A Dutch man accused by Americans of illegally trading U.S.-made aircraft parts to Iran said Wednesday that he scrupulously followed regulations in the Netherlands and has received no word of charges.
Robert Kraaipoel said he is hiring a lawyer after learning from news reports that the Department of Justice in Washington has accused him of violating the U.S. trade embargo against Iran through his company in the Netherlands.
"It's true that we source parts from the United States, among others, and it's true that we sell to Iran, among others," Kraaipoel told The Associated Press.
Kraaipoel said he had begun specifically seeking - and receiving - approval from the Dutch Economic Affairs Ministry for all shipments his company made to Iran since October 2006, when the European Union began seriously discussing economic sanctions against Tehran. The EU action was in response to Iran's pursuit of plans to enrich uranium.
Economic Affairs Ministry spokesman Ruud Stevens said Kraaipoel was specifically warned about differences between European law and U.S. law in regard to exports to Iran in December 2005.
"He was told U.S. restrictions go further than European laws," he said. "Namely, that the U.S. had a complete ban."
Stevens confirmed that Aviation Services had applied for export permits to Iran, "some of which were granted, others of which were denied."
Kraaipoel said sales to Iran were not the biggest part of his business, Aviation Services International B.V. He gave no figures for Iran, but said the company had annual sales of from US$3 million to $4 million (EUR2.16 million - EUR2.9 million).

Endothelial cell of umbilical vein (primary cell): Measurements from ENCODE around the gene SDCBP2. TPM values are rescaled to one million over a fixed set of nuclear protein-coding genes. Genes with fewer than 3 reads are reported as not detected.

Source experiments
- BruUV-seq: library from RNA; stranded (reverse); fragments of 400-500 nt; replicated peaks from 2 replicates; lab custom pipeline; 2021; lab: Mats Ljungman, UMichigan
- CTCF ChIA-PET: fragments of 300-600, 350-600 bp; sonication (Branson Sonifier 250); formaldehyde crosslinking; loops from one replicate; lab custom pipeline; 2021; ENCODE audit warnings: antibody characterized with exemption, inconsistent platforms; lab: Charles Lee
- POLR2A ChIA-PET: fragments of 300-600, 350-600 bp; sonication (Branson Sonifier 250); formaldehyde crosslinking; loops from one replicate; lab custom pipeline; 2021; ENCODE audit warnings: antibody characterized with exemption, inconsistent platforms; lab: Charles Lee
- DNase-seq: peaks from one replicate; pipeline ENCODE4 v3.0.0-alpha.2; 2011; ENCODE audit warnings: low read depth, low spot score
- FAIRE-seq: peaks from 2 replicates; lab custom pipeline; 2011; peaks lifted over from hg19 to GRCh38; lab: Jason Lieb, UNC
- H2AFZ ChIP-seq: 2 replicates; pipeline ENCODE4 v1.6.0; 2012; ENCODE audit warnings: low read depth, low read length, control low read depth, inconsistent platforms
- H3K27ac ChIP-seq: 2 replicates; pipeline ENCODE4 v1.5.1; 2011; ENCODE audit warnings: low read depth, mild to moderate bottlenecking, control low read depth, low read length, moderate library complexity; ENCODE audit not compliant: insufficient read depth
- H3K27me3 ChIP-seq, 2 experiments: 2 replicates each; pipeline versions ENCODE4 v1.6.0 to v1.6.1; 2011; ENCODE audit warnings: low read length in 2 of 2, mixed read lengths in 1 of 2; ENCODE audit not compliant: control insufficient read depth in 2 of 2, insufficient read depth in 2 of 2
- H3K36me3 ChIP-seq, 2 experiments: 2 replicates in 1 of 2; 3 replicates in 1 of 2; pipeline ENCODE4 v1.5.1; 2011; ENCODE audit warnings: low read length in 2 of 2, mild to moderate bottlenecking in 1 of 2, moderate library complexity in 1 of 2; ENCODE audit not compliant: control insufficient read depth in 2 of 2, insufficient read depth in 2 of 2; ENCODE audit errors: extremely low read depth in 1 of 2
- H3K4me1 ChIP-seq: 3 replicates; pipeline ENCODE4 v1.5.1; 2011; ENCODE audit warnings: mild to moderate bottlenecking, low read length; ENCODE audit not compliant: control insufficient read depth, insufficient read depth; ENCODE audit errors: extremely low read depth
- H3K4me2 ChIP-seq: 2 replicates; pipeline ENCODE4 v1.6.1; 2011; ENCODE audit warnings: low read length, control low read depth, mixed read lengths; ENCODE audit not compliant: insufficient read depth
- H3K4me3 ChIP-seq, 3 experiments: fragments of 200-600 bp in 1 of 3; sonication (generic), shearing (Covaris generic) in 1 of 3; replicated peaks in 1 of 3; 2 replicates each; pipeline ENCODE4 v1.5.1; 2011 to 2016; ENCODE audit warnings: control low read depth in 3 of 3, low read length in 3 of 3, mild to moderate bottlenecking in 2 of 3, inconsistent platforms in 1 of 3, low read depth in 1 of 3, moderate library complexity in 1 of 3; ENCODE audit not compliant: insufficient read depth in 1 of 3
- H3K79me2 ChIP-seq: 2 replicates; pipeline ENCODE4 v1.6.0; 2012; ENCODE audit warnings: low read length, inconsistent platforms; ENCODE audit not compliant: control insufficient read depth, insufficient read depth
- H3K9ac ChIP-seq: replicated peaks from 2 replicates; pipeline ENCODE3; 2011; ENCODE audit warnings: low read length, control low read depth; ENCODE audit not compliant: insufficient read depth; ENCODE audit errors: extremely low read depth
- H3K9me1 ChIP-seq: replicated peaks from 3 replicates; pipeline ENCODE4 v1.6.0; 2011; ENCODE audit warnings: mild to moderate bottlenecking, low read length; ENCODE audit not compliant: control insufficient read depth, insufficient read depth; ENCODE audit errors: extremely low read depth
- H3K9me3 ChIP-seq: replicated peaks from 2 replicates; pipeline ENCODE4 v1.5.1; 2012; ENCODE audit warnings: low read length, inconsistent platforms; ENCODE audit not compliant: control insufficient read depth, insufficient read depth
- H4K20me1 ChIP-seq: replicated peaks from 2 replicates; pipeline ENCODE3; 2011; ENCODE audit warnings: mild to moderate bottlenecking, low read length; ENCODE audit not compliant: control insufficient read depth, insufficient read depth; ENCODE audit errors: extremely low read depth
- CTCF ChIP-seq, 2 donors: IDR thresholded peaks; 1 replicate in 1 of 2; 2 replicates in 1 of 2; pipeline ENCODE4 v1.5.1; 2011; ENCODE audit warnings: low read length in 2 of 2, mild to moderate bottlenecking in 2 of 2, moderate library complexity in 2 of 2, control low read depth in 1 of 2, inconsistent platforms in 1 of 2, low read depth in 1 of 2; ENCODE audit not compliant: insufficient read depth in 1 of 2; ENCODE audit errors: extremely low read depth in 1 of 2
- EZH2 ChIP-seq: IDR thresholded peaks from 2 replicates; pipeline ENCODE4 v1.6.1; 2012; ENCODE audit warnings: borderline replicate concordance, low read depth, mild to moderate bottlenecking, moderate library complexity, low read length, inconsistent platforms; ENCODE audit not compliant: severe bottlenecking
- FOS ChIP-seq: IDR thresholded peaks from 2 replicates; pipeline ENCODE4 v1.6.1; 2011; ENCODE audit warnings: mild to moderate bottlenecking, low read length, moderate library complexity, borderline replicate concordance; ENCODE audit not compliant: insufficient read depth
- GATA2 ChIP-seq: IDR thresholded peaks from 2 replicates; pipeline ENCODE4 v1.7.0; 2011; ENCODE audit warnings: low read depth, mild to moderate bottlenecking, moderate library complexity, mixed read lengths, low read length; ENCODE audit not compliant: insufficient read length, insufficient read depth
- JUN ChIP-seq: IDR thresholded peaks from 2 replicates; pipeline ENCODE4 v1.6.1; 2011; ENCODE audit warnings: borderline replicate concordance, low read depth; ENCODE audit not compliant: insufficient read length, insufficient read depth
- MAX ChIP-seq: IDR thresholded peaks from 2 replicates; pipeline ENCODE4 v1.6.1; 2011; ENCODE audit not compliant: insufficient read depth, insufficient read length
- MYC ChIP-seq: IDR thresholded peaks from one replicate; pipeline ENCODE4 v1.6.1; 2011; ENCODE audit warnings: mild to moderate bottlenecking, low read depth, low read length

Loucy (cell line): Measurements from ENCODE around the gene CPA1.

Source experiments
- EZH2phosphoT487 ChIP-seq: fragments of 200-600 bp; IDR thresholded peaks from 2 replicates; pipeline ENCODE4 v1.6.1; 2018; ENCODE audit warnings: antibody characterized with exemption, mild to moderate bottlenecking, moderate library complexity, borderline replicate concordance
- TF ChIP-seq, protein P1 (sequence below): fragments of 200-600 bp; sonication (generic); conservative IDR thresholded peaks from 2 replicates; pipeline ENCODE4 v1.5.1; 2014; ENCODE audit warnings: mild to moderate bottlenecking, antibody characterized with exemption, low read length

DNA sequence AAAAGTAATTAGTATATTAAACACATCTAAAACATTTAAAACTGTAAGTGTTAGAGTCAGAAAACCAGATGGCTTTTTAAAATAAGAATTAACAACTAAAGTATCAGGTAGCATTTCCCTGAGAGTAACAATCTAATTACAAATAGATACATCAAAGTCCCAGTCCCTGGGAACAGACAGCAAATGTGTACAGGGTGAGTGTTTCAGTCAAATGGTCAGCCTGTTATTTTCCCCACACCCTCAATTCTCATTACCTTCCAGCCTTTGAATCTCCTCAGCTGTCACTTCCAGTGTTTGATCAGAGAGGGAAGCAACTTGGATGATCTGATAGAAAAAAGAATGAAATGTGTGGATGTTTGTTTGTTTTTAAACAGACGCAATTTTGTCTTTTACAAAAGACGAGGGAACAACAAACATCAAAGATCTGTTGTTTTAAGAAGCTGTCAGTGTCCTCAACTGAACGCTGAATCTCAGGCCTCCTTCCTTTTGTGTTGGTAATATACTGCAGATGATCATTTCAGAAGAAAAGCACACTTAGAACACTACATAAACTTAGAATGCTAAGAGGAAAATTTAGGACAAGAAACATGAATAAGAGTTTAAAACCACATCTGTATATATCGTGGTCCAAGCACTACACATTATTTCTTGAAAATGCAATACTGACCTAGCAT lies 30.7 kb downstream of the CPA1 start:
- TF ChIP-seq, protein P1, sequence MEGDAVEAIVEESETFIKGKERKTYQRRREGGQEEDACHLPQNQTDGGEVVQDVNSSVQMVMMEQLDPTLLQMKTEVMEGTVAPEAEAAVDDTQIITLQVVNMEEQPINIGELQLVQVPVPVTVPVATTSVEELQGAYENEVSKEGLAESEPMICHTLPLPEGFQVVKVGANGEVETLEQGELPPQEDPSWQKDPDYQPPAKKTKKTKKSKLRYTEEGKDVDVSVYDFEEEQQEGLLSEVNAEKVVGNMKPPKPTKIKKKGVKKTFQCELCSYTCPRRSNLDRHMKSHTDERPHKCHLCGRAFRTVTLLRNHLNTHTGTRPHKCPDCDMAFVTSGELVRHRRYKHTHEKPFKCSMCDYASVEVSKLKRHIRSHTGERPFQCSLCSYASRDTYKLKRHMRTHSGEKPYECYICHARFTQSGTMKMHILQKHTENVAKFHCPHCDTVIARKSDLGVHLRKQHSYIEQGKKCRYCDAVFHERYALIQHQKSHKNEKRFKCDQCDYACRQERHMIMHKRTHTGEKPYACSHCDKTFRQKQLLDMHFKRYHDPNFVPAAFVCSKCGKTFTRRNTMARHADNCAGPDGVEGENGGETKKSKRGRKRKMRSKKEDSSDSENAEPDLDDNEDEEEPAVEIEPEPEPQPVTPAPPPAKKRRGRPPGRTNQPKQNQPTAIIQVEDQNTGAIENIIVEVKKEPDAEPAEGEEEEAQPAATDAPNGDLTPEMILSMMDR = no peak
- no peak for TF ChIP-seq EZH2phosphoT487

"We believe this case reflected a rather large procurement effort by Iran," said U.S Justice Department spokesman Dean Boyd.
The Justice Department said Tuesday a warrant was issued for Kraaipoel's arrest, but it did not say where.
Dutch customs officials were unable immediately to confirm a Justice Department statement that the two agencies were working together on the case. Spokesmen for the Dutch justice and foreign ministries said they were unaware of any extradition request or criminal investigation.
U.S. prosecutors allege that Aviation Services and Kraaipoel made false statements in November 2005 and January 2006 certifying that U.S.-origin aviation communications equipment with potential applications in unmanned aerial vehicles was being sent to the Poland Border Control Agency.
The equipment was actually being sent to Iran, U.S. authorities said. In all, Kraaipoel made 290 shipments to Iran the Justice Department said.
Kraaipoel said he could not immediately address those allegations, but denied falsifying documents.
Several Dutch businessmen have been prosecuted for violating international embargoes in recent years.
Henk Slebos, whose case most closely resembles that of Kraaipoel, was sentenced to a one-year jail term in 2005 for selling dual-use nuclear technology to Pakistan.
In 2006, Guus Kouwenhoven was sentenced to eight years in prison for breaking a U.N. weapons embargo by selling arms to Charles Taylor's regime in Liberia. He was acquitted of war crimes charges.
And in May 2007, Frans van Anraat was sentenced to 17 years by an appeals court after being convicted of war crimes for selling chemicals to Saddam Hussein's regime in the 1980s that were used for mustard gas.
All those cases were tried in Dutch courts.
In the U.S., the maximum personal penalty for violating the trade embargo on Iran is 20 years' imprisonment, a $250,000 (EUR180,284) fine or both. Corporations face a maximum $500,000 (EUR360,568) fine.
Many in Europe believe that the United States cannot be trusted after four years of Donald Trump's presidency